I hate to be fickle, but my focus has changed. Yesterday it was all about the big picture, today it’s about my research project …
The reason for the shift in focus is that I spent yesterday evening with my research partners from the University of Portsmouth. We were discussing the testing that we should go through before, during and after the expedition. It’s all a little gruesome.
In May we are going to discover:
- Exactly how much fat we have and where it is
- How quickly we start sweating and how much we produce
- How fit we are
- What happens when we are dunked in cold water
- How well our hands work when we are cold
These tests should allow us to tell how well adapted each of us is to the cold. It could all be quite demoralising – “you are scrawny, unfit and incapable of operating in the cold … enjoy the Antarctic!”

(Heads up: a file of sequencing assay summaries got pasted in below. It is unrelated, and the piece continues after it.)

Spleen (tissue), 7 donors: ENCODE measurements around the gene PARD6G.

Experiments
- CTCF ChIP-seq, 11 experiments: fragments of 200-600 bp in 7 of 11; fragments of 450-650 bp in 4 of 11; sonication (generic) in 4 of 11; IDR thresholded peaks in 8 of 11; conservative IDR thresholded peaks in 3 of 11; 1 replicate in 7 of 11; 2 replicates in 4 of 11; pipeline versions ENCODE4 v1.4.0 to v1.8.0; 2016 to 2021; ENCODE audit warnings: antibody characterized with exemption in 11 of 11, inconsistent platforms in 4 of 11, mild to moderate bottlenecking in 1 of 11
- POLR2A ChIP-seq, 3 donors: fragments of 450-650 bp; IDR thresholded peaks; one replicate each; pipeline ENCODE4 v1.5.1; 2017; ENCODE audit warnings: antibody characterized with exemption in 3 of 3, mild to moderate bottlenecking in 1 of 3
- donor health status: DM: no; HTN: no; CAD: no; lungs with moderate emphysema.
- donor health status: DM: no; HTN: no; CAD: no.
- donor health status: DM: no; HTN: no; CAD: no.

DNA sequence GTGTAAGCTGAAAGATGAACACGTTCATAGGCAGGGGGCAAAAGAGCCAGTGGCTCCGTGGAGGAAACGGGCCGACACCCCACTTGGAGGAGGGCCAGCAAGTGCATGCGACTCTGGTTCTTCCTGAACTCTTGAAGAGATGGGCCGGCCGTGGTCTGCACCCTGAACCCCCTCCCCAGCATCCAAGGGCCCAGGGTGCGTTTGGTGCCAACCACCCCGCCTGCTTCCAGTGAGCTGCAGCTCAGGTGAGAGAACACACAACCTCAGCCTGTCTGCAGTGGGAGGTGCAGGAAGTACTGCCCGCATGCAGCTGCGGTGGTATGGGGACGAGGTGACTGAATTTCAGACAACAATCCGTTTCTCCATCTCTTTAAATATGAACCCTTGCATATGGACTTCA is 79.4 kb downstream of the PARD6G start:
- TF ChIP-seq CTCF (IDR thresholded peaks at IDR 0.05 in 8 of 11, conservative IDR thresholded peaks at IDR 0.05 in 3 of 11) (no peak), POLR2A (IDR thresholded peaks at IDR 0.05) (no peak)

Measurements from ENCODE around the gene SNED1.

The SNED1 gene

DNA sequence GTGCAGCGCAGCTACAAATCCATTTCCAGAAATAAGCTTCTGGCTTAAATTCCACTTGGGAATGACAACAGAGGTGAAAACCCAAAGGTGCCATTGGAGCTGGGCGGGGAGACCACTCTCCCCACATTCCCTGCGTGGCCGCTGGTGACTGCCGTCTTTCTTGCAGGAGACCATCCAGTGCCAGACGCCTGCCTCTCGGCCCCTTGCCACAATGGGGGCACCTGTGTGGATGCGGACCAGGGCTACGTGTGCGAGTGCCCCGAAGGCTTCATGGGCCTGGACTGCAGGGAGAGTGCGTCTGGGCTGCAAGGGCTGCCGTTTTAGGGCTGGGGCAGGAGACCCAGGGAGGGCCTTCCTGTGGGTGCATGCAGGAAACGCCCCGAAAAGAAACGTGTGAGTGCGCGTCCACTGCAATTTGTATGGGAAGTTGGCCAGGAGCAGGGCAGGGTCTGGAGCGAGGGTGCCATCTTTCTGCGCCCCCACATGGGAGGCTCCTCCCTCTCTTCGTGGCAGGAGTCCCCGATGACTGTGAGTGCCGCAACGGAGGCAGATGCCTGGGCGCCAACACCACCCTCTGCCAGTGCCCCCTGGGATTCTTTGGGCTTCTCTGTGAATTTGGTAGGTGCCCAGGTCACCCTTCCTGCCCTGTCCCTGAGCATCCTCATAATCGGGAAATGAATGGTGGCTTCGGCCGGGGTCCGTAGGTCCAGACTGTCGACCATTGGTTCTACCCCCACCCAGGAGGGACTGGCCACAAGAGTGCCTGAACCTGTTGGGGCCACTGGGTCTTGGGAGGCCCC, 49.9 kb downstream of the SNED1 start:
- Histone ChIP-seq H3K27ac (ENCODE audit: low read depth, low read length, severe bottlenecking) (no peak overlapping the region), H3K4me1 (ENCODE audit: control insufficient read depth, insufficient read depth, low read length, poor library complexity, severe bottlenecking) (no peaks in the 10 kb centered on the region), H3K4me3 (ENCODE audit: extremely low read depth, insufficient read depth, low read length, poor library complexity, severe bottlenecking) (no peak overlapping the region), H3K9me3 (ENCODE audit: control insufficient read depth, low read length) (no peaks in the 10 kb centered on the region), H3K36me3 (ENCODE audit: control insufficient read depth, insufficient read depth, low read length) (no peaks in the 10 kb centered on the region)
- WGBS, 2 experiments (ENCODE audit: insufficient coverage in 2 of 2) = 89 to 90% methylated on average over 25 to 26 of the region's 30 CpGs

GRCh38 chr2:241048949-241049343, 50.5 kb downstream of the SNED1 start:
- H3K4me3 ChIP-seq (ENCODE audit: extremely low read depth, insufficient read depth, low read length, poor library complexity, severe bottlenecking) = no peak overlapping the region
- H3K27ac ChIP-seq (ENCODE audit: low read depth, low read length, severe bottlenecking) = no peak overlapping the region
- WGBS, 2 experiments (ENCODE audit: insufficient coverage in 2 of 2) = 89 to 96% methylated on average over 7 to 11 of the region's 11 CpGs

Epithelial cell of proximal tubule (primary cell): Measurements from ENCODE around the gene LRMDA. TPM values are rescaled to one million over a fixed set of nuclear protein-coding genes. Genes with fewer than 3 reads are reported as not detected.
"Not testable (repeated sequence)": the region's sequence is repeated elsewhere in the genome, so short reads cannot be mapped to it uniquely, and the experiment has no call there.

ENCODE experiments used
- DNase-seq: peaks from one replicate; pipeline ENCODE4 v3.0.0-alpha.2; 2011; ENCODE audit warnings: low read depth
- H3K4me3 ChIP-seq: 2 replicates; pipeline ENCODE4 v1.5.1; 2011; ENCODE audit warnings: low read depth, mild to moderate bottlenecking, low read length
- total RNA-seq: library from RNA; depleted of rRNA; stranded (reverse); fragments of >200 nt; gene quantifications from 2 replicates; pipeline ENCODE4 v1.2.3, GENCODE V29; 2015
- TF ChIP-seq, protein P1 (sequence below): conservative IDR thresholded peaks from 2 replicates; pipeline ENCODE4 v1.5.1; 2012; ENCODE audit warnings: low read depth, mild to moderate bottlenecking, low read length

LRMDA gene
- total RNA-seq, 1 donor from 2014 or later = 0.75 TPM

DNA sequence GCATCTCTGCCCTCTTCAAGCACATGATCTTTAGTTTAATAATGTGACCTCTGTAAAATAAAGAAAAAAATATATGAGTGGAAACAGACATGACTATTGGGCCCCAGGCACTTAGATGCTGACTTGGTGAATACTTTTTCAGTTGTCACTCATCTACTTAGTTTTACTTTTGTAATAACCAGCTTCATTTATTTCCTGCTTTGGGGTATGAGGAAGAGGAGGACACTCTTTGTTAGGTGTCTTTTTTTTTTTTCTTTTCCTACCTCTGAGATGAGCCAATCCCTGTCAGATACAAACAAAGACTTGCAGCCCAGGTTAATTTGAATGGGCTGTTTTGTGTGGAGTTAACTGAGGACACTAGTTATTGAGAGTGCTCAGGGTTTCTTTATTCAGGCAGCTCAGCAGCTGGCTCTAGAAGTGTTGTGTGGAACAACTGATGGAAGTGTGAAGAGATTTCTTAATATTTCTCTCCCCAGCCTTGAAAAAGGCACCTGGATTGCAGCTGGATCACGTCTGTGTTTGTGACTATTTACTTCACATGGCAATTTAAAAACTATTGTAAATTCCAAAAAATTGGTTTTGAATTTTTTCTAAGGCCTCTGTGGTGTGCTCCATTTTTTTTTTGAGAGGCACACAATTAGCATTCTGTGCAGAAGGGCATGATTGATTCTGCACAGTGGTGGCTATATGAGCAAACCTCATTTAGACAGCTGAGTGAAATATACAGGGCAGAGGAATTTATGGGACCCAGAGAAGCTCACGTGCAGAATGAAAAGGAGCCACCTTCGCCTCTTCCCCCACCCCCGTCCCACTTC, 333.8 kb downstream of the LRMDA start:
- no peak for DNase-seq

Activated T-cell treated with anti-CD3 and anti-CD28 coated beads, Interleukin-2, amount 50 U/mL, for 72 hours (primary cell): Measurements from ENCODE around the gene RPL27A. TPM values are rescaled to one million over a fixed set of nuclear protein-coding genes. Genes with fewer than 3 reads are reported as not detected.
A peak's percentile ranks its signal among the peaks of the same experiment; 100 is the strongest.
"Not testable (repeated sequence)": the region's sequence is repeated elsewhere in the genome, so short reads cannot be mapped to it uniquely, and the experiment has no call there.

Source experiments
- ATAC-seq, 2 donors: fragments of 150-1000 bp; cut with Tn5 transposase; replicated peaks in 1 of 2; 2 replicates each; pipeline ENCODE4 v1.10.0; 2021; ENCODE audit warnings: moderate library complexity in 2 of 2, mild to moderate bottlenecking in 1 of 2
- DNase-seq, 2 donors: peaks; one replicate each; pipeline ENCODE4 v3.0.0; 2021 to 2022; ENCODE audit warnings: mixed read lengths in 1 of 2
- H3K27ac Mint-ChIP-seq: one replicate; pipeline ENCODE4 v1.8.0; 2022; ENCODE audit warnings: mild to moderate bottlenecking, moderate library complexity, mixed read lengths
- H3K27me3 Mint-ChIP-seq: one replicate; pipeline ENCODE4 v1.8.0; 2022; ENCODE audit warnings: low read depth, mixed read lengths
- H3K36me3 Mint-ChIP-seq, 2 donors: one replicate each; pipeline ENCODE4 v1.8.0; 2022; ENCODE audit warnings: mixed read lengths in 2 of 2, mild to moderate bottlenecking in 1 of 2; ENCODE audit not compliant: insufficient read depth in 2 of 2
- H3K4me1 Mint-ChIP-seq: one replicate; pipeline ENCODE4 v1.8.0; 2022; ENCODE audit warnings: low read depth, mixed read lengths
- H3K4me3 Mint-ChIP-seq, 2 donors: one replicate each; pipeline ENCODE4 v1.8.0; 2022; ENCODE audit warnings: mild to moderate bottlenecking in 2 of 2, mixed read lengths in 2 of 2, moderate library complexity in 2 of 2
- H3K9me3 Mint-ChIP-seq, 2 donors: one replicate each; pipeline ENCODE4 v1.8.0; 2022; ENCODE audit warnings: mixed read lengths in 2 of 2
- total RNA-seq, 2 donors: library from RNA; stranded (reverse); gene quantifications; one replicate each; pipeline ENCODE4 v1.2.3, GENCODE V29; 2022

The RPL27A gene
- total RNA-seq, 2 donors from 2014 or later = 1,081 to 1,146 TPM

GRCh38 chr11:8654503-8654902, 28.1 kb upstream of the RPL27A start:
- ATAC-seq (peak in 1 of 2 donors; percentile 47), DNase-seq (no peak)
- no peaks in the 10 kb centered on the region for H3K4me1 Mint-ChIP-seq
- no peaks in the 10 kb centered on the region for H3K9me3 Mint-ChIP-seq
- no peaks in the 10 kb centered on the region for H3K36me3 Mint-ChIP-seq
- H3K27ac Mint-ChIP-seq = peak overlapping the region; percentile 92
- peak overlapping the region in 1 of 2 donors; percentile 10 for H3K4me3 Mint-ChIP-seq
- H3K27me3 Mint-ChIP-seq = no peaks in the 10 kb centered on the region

I’m back at school after a motivating Geographical Association conference in Derby, where I had the chance to talk to people about the aims of my expedition. It was encouraging to note the enthusiasm and interest in what we are planning to do.
People were particularly interested in how the expedition could feed into:
- climate change projects
- Science careers evenings
- the ‘Extreme Environment’ section of the new pilot GCSE
This blog has the potential to help fill many gaps in a variety of curriculums.
What would you add to the list above?
Ever wondered about your mental state? About what sort of mindset you need to be a teacher? Well, I might soon be able to answer those questions.
My research project was originally going to look at the physiological side of coping with extremes. However, the University of Portsmouth (my research partners) wants to broaden the project to look also at the role of the mind in coping with extremes.
I was worried enough about what they will find when they perform cold water immersion, fitness, altitude and body fat tests on me! Having my mental state tested as well is making me very uneasy. The first round of testing – both physiological and psychological – is likely to be in March.
What do you think they’re going to find about the teachers brain?